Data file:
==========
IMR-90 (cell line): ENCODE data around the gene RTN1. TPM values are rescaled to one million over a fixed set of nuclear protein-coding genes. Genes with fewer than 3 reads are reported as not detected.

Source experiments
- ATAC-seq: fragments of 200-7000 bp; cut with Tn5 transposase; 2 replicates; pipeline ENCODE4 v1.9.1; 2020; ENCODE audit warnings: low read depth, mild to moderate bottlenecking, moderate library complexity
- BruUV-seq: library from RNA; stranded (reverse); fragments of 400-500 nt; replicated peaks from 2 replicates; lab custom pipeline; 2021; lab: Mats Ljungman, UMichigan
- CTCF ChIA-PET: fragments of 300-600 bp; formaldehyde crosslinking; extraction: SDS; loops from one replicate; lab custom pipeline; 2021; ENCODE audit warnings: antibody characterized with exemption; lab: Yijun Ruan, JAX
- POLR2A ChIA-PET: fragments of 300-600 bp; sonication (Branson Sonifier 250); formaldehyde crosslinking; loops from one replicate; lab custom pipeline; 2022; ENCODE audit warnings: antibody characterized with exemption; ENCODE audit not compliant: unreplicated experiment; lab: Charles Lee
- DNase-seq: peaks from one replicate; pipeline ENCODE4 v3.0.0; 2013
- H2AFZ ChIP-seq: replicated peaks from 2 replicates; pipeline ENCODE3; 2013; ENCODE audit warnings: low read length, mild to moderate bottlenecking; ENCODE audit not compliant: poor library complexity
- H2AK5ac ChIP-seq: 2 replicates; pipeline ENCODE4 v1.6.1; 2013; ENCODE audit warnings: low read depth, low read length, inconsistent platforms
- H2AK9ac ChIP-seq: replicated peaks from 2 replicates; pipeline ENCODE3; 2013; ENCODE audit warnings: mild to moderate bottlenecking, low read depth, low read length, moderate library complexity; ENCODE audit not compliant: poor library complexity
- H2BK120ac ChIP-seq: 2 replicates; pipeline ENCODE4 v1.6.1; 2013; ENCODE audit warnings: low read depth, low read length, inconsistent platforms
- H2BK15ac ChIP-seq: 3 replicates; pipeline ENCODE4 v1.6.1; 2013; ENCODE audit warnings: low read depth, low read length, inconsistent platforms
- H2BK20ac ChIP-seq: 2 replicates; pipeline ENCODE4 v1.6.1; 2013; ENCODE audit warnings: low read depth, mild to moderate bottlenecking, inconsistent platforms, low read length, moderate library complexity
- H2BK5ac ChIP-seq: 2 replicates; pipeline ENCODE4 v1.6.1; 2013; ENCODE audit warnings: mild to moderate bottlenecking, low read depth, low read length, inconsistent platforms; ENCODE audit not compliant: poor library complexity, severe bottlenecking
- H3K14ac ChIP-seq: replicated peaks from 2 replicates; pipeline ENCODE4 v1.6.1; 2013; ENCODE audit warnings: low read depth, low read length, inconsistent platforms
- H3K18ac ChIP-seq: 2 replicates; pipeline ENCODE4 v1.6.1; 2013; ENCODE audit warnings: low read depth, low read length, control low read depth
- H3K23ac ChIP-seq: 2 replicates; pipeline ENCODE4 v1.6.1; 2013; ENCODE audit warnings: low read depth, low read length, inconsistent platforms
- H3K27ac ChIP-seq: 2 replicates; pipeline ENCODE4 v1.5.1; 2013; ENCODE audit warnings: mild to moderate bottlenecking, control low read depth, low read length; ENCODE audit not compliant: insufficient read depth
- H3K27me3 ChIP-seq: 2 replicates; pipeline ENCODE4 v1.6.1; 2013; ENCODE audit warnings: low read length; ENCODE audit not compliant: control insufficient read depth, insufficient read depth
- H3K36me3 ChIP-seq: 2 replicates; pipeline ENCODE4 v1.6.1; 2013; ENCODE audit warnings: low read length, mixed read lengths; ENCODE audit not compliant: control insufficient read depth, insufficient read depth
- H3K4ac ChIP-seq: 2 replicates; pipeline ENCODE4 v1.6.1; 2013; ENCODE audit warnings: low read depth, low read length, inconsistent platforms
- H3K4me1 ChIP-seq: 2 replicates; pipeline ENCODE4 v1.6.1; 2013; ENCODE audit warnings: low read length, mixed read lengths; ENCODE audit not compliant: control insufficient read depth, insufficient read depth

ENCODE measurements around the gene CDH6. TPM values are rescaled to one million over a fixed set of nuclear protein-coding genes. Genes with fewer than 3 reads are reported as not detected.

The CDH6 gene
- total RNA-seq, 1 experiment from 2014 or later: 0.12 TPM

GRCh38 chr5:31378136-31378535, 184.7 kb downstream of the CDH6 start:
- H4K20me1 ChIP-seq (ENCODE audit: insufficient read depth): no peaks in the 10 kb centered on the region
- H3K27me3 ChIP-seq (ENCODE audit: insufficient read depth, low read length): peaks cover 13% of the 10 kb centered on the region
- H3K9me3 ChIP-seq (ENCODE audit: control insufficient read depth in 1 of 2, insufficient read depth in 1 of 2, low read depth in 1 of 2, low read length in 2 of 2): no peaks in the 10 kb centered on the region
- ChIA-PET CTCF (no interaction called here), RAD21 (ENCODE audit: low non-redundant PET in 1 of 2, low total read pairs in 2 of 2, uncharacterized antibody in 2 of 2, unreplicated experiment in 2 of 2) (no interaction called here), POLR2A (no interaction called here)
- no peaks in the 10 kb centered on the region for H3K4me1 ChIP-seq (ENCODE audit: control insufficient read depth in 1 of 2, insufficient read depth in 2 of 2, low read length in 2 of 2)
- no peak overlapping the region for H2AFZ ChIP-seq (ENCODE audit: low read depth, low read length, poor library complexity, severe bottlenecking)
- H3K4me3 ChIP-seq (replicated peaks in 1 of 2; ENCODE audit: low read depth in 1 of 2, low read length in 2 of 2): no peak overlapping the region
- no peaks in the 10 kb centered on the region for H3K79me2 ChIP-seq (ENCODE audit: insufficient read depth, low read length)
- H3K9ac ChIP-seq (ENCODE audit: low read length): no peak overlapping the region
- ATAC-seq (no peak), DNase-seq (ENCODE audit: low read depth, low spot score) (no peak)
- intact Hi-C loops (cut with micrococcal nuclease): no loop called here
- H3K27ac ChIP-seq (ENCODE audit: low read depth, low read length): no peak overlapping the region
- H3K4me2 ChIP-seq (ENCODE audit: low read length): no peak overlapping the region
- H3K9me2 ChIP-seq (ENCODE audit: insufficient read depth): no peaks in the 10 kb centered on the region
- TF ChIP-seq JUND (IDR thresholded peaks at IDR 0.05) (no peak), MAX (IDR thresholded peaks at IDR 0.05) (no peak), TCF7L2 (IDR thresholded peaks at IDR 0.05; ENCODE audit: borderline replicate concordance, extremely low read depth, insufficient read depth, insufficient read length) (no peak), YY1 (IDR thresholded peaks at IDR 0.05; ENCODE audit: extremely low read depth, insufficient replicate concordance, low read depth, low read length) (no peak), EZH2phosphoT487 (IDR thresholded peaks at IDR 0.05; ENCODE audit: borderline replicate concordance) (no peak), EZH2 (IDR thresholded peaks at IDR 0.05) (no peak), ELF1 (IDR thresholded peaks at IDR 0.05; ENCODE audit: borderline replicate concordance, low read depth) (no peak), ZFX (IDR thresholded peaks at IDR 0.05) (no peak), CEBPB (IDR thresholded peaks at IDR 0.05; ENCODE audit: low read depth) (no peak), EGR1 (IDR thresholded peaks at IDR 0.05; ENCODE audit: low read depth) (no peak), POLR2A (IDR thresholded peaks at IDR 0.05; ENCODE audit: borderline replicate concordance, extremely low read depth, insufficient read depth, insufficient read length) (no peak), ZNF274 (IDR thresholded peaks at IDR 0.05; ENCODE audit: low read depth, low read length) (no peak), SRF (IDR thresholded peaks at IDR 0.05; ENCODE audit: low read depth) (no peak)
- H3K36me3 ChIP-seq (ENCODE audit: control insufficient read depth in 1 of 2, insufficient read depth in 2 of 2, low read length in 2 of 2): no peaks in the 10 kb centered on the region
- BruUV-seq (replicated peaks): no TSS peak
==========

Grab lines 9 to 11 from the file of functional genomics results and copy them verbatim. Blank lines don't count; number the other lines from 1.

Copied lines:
- H2AK5ac ChIP-seq: 2 replicates; pipeline ENCODE4 v1.6.1; 2013; ENCODE audit warnings: low read depth, low read length, inconsistent platforms
- H2AK9ac ChIP-seq: replicated peaks from 2 replicates; pipeline ENCODE3; 2013; ENCODE audit warnings: mild to moderate bottlenecking, low read depth, low read length, moderate library complexity; ENCODE audit not compliant: poor library complexity
- H2BK120ac ChIP-seq: 2 replicates; pipeline ENCODE4 v1.6.1; 2013; ENCODE audit warnings: low read depth, low read length, inconsistent platforms